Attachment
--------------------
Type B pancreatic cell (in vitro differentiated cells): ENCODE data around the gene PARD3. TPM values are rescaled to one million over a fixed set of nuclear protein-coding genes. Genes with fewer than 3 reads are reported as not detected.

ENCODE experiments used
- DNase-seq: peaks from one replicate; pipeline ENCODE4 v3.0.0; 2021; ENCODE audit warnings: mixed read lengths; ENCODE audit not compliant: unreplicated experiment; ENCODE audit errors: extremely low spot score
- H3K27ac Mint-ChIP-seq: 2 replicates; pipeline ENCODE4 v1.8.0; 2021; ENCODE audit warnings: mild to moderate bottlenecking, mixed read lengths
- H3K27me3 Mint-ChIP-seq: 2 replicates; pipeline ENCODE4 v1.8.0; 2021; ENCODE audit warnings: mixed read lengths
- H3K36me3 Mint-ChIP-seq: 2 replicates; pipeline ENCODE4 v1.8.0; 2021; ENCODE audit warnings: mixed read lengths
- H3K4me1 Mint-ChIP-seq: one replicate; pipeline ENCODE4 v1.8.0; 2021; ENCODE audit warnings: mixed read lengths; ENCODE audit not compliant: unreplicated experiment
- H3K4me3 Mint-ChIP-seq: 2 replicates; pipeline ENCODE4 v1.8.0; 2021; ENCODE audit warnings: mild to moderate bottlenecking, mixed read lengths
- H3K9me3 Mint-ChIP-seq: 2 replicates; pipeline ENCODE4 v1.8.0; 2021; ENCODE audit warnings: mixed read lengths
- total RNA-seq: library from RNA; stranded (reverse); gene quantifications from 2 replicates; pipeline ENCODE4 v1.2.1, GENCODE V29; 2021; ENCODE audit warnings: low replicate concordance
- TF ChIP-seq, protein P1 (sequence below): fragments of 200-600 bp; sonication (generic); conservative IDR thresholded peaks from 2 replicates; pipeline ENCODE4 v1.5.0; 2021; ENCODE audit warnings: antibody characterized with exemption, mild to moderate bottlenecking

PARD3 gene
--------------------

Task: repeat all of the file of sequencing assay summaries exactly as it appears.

Type B pancreatic cell (in vitro differentiated cells): ENCODE data around the gene PARD3. TPM values are rescaled to one million over a fixed set of nuclear protein-coding genes. Genes with fewer than 3 reads are reported as not detected.

ENCODE experiments used
- DNase-seq: peaks from one replicate; pipeline ENCODE4 v3.0.0; 2021; ENCODE audit warnings: mixed read lengths; ENCODE audit not compliant: unreplicated experiment; ENCODE audit errors: extremely low spot score
- H3K27ac Mint-ChIP-seq: 2 replicates; pipeline ENCODE4 v1.8.0; 2021; ENCODE audit warnings: mild to moderate bottlenecking, mixed read lengths
- H3K27me3 Mint-ChIP-seq: 2 replicates; pipeline ENCODE4 v1.8.0; 2021; ENCODE audit warnings: mixed read lengths
- H3K36me3 Mint-ChIP-seq: 2 replicates; pipeline ENCODE4 v1.8.0; 2021; ENCODE audit warnings: mixed read lengths
- H3K4me1 Mint-ChIP-seq: one replicate; pipeline ENCODE4 v1.8.0; 2021; ENCODE audit warnings: mixed read lengths; ENCODE audit not compliant: unreplicated experiment
- H3K4me3 Mint-ChIP-seq: 2 replicates; pipeline ENCODE4 v1.8.0; 2021; ENCODE audit warnings: mild to moderate bottlenecking, mixed read lengths
- H3K9me3 Mint-ChIP-seq: 2 replicates; pipeline ENCODE4 v1.8.0; 2021; ENCODE audit warnings: mixed read lengths
- total RNA-seq: library from RNA; stranded (reverse); gene quantifications from 2 replicates; pipeline ENCODE4 v1.2.1, GENCODE V29; 2021; ENCODE audit warnings: low replicate concordance
- TF ChIP-seq, protein P1 (sequence below): fragments of 200-600 bp; sonication (generic); conservative IDR thresholded peaks from 2 replicates; pipeline ENCODE4 v1.5.0; 2021; ENCODE audit warnings: antibody characterized with exemption, mild to moderate bottlenecking

PARD3 gene